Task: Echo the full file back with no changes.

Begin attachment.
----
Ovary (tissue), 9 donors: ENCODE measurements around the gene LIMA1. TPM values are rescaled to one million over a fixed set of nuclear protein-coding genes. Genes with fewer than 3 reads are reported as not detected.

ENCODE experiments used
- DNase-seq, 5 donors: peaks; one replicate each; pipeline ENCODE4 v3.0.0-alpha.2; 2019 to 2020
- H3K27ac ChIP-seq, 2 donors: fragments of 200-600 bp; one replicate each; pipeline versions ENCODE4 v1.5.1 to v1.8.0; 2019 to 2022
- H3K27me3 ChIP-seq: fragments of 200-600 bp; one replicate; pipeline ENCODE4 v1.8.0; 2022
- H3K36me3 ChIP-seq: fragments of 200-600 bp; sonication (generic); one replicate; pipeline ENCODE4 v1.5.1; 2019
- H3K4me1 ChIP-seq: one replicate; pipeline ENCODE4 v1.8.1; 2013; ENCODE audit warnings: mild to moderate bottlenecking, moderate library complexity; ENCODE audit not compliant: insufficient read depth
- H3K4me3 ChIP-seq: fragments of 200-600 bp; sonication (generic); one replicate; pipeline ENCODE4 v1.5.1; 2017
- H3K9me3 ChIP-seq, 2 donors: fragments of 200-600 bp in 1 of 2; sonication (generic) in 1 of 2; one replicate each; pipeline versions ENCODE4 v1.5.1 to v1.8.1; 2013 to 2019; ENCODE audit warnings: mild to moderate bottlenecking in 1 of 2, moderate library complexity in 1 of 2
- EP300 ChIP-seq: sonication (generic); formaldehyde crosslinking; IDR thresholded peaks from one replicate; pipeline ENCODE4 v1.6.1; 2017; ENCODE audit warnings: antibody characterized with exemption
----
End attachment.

Ovary (tissue), 9 donors: ENCODE measurements around the gene LIMA1. TPM values are rescaled to one million over a fixed set of nuclear protein-coding genes. Genes with fewer than 3 reads are reported as not detected.

ENCODE experiments used
- DNase-seq, 5 donors: peaks; one replicate each; pipeline ENCODE4 v3.0.0-alpha.2; 2019 to 2020
- H3K27ac ChIP-seq, 2 donors: fragments of 200-600 bp; one replicate each; pipeline versions ENCODE4 v1.5.1 to v1.8.0; 2019 to 2022
- H3K27me3 ChIP-seq: fragments of 200-600 bp; one replicate; pipeline ENCODE4 v1.8.0; 2022
- H3K36me3 ChIP-seq: fragments of 200-600 bp; sonication (generic); one replicate; pipeline ENCODE4 v1.5.1; 2019
- H3K4me1 ChIP-seq: one replicate; pipeline ENCODE4 v1.8.1; 2013; ENCODE audit warnings: mild to moderate bottlenecking, moderate library complexity; ENCODE audit not compliant: insufficient read depth
- H3K4me3 ChIP-seq: fragments of 200-600 bp; sonication (generic); one replicate; pipeline ENCODE4 v1.5.1; 2017
- H3K9me3 ChIP-seq, 2 donors: fragments of 200-600 bp in 1 of 2; sonication (generic) in 1 of 2; one replicate each; pipeline versions ENCODE4 v1.5.1 to v1.8.1; 2013 to 2019; ENCODE audit warnings: mild to moderate bottlenecking in 1 of 2, moderate library complexity in 1 of 2
- EP300 ChIP-seq: sonication (generic); formaldehyde crosslinking; IDR thresholded peaks from one replicate; pipeline ENCODE4 v1.6.1; 2017; ENCODE audit warnings: antibody characterized with exemption